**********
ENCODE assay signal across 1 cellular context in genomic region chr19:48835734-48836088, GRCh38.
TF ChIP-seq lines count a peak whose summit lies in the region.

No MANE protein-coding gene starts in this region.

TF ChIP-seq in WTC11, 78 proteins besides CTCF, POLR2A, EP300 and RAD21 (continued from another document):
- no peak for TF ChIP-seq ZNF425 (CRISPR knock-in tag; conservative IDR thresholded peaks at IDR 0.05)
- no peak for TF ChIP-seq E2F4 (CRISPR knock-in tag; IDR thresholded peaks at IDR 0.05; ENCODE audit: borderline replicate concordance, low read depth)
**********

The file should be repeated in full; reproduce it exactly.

ENCODE assay signal across 1 cellular context in genomic region chr19:48835734-48836088, GRCh38.
TF ChIP-seq lines count a peak whose summit lies in the region.

No MANE protein-coding gene starts in this region.

TF ChIP-seq in WTC11, 78 proteins besides CTCF, POLR2A, EP300 and RAD21 (continued from another document):
- no peak for TF ChIP-seq ZNF425 (CRISPR knock-in tag; conservative IDR thresholded peaks at IDR 0.05)
- no peak for TF ChIP-seq E2F4 (CRISPR knock-in tag; IDR thresholded peaks at IDR 0.05; ENCODE audit: borderline replicate concordance, low read depth)